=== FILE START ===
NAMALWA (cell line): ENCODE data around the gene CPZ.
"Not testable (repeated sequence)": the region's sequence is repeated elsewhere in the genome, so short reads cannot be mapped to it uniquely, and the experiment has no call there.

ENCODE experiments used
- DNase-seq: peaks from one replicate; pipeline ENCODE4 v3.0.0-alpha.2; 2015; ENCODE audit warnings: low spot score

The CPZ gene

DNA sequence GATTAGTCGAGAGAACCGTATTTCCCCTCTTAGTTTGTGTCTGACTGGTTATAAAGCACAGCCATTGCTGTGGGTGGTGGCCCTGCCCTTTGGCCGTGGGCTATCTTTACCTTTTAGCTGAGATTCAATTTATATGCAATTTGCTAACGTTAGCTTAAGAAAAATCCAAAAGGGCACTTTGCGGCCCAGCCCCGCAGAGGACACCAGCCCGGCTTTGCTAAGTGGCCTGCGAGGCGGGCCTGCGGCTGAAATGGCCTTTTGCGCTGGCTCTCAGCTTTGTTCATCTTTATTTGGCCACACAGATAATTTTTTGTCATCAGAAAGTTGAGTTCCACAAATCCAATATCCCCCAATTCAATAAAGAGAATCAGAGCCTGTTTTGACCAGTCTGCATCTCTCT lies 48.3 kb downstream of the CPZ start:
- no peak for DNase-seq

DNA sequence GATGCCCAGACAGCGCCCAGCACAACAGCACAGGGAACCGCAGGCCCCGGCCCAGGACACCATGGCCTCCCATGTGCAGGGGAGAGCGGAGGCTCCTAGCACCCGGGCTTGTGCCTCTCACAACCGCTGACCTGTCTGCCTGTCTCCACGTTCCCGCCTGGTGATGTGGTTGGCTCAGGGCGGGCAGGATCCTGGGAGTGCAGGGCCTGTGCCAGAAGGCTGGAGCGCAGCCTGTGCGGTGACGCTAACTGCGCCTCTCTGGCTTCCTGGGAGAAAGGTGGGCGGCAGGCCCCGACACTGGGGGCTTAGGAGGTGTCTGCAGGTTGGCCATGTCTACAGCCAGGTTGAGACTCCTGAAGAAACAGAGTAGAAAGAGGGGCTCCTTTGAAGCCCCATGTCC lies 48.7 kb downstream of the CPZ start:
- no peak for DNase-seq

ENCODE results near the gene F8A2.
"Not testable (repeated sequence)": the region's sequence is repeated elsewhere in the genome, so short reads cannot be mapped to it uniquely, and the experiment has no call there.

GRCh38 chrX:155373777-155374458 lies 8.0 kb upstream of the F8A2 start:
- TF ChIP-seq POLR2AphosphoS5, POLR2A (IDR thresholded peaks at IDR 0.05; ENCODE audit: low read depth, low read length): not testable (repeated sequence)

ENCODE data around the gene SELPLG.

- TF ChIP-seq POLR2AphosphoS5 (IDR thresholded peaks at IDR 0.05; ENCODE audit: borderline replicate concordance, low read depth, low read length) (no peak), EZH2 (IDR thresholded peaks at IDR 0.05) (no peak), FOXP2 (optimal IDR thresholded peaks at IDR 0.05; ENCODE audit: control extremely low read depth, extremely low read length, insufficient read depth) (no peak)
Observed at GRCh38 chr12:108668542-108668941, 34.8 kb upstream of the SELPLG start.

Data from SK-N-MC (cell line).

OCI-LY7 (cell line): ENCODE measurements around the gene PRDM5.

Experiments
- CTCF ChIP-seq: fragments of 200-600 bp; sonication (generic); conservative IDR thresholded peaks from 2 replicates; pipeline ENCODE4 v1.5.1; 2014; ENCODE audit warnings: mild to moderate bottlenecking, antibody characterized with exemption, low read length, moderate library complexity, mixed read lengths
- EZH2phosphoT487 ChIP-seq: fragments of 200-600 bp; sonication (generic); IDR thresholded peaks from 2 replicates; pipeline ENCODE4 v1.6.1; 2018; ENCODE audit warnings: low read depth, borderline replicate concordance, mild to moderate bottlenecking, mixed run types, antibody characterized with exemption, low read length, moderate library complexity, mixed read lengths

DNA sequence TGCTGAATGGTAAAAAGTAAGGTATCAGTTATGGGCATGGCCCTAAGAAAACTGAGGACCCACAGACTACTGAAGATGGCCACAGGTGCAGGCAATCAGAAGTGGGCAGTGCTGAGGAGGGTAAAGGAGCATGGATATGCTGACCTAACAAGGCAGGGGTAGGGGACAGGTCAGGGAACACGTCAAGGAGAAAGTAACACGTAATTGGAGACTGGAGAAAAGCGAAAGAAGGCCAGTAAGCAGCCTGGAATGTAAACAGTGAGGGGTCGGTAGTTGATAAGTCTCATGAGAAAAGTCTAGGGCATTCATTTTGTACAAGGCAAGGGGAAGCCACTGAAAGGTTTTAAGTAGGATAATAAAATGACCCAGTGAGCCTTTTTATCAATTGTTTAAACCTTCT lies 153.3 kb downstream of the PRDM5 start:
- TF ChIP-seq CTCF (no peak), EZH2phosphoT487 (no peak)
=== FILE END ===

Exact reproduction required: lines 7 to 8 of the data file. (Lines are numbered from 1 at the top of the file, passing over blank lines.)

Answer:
- no peak for DNase-seq

DNA sequence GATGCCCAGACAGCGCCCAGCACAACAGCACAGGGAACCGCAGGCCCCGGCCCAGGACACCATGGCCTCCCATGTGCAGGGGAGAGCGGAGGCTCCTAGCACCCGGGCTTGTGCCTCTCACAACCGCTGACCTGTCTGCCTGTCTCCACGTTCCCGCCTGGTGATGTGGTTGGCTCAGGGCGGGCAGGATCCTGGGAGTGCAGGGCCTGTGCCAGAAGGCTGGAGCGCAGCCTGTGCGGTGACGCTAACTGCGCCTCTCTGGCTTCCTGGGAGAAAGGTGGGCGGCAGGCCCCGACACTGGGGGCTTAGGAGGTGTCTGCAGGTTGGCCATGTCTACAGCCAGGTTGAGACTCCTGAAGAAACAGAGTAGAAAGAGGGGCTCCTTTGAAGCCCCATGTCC lies 48.7 kb downstream of the CPZ start: